ApplicationNo. 05/731184 filed on 10/12/1976
US Classes:114/230.29, Including enlargement fixed or attached to line for releasable engagement in slot114/221R, IMPLEMENTS211/120, SERIES SPRING GRIP TYPE24/115R, CORD AND ROPE HOLDERS24/131RWire
ExaminersPrimary: Tollberg, Stanley H.
Assistant: Wacyra, Edward M.
Attorney, Agent or Firm
International ClassB63B 21/00 (20060101)
DescriptionBACKGROUND OF THE INVENTION
This invention relates generally to docking and mooring devices, and specifically to such devices which employ a convoluted surface to catch and hold a throw-line having an enlarged end portion.
There are known in the art a number of devices which may generally be described as docking and mooring devices. The most well known of these devices is in the form of a cleat which is affixed to a dock and used to tie off a boat line to therebysecure the vehicle to the dock. A cleat cannot be easily engaged by a throw-line from a boat; however, it is not uncommon to see boat hands trying to lasso a cleat with a looped throw-line. Obviously, this approach to mooring and docking is not onlydifficult, but also quite dangerous.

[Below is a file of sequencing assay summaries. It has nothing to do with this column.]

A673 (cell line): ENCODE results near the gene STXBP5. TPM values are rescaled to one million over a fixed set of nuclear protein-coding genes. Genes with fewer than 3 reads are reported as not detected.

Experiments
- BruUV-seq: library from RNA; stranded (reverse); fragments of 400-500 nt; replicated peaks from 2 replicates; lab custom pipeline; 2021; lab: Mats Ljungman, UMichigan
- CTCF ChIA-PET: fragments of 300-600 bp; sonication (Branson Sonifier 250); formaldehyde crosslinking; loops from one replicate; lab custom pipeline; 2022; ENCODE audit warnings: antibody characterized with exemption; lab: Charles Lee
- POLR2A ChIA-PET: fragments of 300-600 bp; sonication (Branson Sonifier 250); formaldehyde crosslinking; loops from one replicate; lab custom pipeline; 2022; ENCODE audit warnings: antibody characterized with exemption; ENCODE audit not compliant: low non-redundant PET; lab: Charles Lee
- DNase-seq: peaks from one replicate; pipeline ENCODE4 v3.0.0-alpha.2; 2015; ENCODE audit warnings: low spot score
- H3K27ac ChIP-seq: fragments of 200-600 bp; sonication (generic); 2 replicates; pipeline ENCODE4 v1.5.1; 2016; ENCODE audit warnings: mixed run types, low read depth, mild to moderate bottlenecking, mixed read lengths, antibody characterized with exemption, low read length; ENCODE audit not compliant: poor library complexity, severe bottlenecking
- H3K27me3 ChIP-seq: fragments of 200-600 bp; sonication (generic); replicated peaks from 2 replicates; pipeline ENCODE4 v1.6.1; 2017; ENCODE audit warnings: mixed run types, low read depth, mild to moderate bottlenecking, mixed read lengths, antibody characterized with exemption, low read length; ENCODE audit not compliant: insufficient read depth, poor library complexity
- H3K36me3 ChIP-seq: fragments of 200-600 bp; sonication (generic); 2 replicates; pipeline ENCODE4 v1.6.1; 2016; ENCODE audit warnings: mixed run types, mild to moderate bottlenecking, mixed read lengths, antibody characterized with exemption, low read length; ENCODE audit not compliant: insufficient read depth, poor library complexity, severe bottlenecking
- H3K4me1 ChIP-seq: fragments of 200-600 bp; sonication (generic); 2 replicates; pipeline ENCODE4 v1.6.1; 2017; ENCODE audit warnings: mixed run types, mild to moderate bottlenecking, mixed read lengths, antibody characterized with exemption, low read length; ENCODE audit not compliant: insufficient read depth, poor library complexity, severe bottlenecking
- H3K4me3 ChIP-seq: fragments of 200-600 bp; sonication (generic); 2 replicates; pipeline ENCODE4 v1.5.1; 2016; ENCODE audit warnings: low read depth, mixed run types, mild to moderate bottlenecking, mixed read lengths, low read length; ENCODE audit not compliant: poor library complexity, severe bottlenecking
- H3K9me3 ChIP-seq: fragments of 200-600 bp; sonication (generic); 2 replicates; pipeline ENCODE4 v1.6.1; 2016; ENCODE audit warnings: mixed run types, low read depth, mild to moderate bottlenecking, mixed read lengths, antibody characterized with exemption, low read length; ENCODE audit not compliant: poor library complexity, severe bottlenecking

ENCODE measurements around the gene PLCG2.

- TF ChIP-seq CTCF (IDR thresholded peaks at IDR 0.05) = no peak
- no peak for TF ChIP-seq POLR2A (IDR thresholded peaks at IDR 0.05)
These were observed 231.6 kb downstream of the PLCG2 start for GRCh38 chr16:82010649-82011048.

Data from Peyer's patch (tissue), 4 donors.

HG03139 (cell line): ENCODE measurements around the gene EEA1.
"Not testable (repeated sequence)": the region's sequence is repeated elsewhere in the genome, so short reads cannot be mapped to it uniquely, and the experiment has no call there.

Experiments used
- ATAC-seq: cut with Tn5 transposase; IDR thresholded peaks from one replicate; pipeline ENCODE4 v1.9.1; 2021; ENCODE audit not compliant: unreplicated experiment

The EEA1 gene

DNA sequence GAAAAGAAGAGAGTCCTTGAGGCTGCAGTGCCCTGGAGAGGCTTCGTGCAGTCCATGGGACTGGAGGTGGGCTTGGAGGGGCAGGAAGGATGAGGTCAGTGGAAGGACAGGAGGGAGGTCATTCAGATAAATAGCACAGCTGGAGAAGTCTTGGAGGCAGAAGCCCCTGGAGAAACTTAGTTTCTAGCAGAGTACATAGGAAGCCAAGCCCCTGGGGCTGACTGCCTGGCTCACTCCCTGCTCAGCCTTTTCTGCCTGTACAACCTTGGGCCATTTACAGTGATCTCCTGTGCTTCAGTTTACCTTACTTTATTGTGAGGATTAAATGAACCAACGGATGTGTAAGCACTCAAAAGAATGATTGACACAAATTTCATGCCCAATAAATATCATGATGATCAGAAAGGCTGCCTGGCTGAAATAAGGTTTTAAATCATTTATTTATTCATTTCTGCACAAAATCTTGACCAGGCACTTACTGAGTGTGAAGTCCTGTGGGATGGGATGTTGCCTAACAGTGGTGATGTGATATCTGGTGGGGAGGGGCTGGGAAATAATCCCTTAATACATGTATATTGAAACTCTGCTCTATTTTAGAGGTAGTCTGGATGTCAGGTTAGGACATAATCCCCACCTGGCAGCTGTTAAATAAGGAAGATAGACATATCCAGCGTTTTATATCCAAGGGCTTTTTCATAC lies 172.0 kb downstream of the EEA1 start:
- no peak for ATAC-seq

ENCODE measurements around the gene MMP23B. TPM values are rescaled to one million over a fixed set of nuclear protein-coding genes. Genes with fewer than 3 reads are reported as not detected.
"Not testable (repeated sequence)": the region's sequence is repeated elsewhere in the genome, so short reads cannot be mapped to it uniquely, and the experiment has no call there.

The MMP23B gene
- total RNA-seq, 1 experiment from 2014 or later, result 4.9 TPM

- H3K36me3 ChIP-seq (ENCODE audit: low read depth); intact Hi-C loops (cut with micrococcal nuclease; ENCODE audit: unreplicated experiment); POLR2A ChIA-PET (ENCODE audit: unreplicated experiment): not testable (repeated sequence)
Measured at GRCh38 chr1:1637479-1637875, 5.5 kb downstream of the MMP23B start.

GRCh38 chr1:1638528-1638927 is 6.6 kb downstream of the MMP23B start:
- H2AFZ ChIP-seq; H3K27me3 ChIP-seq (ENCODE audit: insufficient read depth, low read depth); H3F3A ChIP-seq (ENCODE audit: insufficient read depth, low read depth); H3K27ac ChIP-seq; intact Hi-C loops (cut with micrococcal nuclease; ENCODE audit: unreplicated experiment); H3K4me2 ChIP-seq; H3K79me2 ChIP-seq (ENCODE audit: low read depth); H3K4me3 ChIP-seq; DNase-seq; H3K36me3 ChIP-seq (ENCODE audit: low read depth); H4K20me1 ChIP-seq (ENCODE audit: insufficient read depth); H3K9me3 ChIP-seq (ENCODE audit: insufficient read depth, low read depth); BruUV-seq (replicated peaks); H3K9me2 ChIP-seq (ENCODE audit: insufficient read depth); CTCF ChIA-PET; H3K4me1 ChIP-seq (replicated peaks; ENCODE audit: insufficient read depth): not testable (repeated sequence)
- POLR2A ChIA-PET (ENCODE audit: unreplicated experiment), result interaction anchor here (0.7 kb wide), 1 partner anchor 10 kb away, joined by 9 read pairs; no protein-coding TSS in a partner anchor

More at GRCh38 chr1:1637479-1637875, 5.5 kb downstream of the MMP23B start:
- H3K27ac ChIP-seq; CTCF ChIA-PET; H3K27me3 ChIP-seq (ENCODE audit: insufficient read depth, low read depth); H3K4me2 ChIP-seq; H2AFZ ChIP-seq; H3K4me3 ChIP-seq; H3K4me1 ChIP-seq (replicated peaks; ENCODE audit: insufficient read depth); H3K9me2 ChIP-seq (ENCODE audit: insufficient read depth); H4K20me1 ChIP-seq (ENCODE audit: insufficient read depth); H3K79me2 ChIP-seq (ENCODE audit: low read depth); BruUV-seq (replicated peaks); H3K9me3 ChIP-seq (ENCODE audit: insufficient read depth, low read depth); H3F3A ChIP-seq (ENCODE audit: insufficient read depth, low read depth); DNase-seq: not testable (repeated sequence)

Other devices of this nature include mooring buoys such as shown in U.S. Pat. Nos. 3,110,046 and 3,473,505. Both of the buoys described in these patents are circular with periferal fingers into which a line having an enlarged end is thrownfor engagement. Besides substantially limited use for mooring of water vehicles, very small targets are provided for the throw-line, consequently requiring extremely close approachment for engagement. Additionally, these buoys do not provide acompletely secure attachment, i.e., in rough or even moderate waves, the attachment may become undone.
SUMMARY OF THE INVENTION